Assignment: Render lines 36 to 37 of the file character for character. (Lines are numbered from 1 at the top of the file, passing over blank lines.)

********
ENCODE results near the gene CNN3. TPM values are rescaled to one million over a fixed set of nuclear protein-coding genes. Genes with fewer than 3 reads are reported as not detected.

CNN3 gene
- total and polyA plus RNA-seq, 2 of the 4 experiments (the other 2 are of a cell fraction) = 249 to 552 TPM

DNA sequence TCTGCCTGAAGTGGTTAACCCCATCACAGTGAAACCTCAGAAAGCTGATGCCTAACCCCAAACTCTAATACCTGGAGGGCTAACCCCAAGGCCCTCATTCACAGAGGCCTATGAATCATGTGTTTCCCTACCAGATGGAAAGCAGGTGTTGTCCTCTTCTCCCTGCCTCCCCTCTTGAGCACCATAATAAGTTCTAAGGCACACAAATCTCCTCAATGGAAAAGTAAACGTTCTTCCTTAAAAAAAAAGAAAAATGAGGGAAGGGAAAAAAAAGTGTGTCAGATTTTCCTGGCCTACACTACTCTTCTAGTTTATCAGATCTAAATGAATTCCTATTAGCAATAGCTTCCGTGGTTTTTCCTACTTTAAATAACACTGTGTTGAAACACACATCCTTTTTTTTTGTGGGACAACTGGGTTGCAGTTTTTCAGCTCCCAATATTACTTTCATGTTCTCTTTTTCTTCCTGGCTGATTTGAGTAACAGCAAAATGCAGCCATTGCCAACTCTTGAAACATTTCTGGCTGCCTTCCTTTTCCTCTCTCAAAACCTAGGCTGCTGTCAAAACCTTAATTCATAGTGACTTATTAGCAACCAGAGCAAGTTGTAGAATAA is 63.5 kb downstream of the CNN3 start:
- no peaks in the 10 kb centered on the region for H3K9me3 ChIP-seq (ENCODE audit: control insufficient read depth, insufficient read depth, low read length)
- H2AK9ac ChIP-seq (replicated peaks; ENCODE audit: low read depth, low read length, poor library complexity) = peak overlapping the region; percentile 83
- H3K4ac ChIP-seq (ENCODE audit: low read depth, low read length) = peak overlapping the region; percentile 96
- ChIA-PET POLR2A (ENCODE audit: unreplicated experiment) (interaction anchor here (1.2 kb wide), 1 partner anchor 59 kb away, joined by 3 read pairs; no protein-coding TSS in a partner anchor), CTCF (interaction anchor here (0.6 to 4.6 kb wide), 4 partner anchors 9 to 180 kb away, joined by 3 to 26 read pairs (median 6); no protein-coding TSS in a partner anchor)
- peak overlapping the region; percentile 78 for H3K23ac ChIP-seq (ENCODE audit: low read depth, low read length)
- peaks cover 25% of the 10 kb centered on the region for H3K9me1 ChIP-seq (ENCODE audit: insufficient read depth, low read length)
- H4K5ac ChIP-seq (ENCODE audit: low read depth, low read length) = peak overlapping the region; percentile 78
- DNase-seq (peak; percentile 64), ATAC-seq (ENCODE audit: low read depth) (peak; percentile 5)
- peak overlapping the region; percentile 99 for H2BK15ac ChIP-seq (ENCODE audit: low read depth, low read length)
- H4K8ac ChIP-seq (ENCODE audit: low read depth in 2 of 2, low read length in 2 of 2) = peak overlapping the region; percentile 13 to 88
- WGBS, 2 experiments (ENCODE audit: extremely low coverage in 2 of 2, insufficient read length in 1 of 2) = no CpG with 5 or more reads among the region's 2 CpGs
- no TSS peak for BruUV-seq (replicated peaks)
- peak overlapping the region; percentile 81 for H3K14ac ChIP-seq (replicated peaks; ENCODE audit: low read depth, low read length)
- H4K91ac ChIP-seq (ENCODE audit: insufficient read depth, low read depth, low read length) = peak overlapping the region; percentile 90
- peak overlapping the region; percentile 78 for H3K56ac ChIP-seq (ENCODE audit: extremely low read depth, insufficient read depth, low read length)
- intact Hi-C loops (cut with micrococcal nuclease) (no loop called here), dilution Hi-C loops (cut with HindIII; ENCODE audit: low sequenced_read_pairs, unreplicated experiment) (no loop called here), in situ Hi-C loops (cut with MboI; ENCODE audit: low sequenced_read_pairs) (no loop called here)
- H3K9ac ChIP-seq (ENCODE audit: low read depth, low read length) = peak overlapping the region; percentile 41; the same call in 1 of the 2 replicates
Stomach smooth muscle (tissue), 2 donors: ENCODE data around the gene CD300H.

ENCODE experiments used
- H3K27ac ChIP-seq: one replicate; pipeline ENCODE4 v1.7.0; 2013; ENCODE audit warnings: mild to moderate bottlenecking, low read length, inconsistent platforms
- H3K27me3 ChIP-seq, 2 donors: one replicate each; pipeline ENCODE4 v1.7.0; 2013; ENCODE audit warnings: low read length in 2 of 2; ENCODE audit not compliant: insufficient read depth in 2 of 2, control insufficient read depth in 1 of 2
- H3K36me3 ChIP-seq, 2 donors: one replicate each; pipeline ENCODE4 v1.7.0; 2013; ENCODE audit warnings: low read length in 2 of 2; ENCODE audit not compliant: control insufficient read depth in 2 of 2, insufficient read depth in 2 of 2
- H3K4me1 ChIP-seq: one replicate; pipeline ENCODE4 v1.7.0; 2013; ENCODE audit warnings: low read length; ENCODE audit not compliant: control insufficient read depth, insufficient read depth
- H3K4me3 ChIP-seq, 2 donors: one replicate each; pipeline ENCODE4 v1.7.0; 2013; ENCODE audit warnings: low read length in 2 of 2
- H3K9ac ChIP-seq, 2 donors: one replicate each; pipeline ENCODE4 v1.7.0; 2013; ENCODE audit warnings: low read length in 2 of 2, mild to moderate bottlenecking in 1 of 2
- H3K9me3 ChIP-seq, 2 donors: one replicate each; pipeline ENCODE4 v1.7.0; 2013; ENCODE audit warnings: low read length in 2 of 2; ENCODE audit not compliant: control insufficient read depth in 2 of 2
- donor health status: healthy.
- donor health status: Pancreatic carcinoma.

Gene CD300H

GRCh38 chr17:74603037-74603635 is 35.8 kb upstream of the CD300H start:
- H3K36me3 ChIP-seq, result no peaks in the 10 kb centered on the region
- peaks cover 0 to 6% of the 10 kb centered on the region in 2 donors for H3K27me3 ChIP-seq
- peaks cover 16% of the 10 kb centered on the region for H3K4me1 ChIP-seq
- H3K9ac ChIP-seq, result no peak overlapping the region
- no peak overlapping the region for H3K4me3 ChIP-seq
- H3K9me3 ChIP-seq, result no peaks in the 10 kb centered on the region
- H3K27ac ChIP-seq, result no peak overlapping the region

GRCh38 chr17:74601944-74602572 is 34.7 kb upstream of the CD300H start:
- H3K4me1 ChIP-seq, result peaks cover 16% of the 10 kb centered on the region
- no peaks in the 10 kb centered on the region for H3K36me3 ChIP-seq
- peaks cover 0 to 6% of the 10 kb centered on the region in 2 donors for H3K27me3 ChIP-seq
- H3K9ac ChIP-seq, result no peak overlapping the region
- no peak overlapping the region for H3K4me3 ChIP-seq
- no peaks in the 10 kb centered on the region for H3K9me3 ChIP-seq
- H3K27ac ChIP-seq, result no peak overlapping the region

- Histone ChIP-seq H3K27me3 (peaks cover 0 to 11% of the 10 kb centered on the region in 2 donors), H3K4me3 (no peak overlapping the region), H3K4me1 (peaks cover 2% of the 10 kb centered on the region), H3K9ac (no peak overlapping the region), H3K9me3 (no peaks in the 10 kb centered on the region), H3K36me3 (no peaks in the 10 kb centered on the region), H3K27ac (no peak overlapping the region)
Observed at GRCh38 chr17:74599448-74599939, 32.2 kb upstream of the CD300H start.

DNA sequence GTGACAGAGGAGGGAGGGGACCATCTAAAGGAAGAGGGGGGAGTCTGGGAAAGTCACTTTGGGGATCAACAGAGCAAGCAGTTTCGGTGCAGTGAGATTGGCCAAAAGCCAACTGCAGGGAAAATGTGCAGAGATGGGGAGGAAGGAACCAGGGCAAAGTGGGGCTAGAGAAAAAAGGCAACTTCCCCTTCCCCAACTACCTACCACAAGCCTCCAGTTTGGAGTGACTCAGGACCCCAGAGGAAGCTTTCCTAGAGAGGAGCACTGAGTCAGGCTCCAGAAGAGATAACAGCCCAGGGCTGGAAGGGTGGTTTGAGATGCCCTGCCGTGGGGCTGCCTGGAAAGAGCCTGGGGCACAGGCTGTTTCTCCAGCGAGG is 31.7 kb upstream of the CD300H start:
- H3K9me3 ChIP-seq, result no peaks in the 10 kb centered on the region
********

- peaks cover 0 to 6% of the 10 kb centered on the region in 2 donors for H3K27me3 ChIP-seq
- peaks cover 16% of the 10 kb centered on the region for H3K4me1 ChIP-seq